There are two types of people in this world: those who love all the hustle and bustle leading up to Christmas, and those who don’t. I think of it as Winnie the Pooh vs. Eeyore.
I fall into the second category, and I come by it genetically. My dad saw himself as a Christmas Eeyore, though I think his real beef was with what passes for Advent these days. My family believed his attitude derived from the fact that he was always grading final exams right up to Christmas Eve, but whatever the reason, he disliked what he called the “forced gaiety” of the season.
For Winnie the Pooh types, Christmas Day arrives as the culmination of all sorts of parties and traditions, with a wonderful dinner and Christmas carols capping off all of the gift buying, present wrapping and mailing that fill the modern Advent.
For Advent Eeyores, this season is when we somehow manage to take the expected stresses that come with the end of the year and multiply them: parties to express gratitude to co-workers, presents for everyone from the mail carrier to the newspaper delivery person, sky-high expectations combined with fiscal panic, and of course large quantities of food, booze and guilt.
While we try to remember the Reason for the Season, it’s tough. The Christmas Pooh Bear is happy but exhausted when the joyful marathon ends on Dec. 25, while the Advent Eeyore is just plain exhausted.
I don’t know if Advent can be saved, to be honest. When the first signs of red and green pop up in September, and eight weeks before Christmas are consumed in an advertising frenzy, Advent really doesn’t stand much of a chance.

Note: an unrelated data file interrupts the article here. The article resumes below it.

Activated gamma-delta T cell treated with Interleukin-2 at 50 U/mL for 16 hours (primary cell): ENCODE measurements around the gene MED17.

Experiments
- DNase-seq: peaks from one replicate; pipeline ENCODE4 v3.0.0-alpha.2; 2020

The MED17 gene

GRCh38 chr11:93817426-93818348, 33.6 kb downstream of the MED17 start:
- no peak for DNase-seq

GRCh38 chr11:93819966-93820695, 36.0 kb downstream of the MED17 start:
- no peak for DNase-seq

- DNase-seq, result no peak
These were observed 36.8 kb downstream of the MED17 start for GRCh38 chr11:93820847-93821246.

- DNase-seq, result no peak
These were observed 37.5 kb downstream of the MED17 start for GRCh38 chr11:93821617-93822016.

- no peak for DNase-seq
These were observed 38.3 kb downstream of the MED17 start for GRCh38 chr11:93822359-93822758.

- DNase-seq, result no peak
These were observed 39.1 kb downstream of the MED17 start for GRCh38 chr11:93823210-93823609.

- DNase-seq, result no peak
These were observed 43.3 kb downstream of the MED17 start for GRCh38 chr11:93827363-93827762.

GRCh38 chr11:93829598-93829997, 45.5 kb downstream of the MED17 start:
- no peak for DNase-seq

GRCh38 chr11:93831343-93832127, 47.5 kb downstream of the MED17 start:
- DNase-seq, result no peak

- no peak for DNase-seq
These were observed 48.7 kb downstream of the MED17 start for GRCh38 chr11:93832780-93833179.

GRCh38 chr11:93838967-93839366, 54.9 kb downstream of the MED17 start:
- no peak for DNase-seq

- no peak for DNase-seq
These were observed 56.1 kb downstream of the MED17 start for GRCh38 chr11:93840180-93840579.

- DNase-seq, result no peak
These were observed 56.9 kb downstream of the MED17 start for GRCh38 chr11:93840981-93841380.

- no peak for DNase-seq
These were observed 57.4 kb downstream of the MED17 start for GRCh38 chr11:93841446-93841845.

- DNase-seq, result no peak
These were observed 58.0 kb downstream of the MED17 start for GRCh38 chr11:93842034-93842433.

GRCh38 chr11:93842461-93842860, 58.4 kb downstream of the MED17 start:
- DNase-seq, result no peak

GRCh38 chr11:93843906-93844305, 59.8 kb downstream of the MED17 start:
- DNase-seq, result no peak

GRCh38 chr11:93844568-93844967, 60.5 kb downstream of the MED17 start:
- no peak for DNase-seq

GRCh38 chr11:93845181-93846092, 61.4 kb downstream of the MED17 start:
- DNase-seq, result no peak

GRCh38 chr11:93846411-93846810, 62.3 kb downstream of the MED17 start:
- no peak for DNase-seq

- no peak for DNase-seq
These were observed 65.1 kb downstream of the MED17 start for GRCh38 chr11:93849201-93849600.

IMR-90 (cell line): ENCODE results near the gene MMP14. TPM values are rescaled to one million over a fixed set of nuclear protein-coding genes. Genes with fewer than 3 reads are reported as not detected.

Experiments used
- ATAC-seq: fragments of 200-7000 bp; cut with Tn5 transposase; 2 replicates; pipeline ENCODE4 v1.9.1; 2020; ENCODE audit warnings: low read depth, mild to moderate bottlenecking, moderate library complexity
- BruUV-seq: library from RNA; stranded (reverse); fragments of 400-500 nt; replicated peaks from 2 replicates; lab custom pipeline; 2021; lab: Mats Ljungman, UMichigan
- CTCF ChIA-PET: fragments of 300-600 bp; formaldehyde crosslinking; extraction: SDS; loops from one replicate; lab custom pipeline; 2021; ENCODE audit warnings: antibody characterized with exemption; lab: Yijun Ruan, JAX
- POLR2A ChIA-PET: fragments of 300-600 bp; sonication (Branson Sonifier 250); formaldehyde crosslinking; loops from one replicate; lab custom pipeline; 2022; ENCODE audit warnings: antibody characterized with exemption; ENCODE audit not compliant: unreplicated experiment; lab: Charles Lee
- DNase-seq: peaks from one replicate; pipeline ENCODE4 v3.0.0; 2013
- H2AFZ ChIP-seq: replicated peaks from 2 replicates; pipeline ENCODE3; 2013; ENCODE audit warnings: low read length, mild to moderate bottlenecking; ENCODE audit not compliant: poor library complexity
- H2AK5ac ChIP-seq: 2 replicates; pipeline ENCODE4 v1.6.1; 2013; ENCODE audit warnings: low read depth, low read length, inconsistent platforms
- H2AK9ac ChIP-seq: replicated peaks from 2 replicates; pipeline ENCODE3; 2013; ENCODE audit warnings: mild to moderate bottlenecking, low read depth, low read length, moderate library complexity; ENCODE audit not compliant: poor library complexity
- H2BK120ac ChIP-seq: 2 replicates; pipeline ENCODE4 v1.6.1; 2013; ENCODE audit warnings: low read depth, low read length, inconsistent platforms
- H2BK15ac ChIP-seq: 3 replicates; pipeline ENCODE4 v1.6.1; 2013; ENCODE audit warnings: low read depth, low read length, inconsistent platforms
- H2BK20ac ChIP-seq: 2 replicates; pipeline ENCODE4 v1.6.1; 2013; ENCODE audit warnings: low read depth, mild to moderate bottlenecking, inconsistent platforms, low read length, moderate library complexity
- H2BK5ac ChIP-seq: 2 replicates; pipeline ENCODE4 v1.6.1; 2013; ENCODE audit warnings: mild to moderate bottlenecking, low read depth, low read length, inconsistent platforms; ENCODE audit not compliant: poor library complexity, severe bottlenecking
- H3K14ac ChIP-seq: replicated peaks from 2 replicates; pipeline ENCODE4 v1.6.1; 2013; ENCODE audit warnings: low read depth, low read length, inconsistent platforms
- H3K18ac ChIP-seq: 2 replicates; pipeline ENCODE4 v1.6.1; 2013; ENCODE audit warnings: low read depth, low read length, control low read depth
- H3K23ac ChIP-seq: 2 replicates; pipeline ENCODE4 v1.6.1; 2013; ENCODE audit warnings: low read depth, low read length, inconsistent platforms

Which is why I pin my hopes on the Twelve Days of Christmas.
Early and Medieval Christians were always looking for a way to extend a celebration, a particularly Catholic charism. I think that the vaunted Protestant efficiency and work ethic probably led to holidays coming in single days rather than in bunches, but Christmas was originally intended to be celebrated over a dozen days. Actually, a baker’s dozen, if you add on the Feast of the Epiphany on Jan. 6.
My belief is that this tradition is something both Pooh Bears and Eeyores can agree on. Any good Pooh Bear is up for a little more celebrating, and this is the perfect time to do it. As for Eeyores, they can actually enjoy the relative peace and quiet that follows the commercial madness.
This Christmas season, save a little cheer for those 12 days. Open a few presents on Epiphany. Go to Mass during the week. Plan a few special outings with friends and family. Savor the carols a bit longer, and really listen to the words. Keep your Christmas lights on till Jan. 6. If we all do it, even an Eeyore will finally be able to enjoy the reason for the season.
Many of us have over the years heard Cardinal John Foley narrate the papal Mass from St. Peter’s every Christmas. Sadly, Cardinal Foley passed away just a few weeks before Christmas this year after a long battle with leukemia. He was a bright, witty, humble man who served his Church faithfully and well. Many of us who were fortunate enough to have known him appreciated his great love for Catholic media and his many, many efforts to support us.
As president of the Pontifical Council for Social Communications, he also spearheaded an effort to make the values and teachings of the Catholic Church relevant in the burgeoning fields of public relations, advertising and digital media.
With his innate dignity and good will, he was a genuine prince of the Church, and he will be sorely missed.
Greg Erlandson is OSV president and publisher.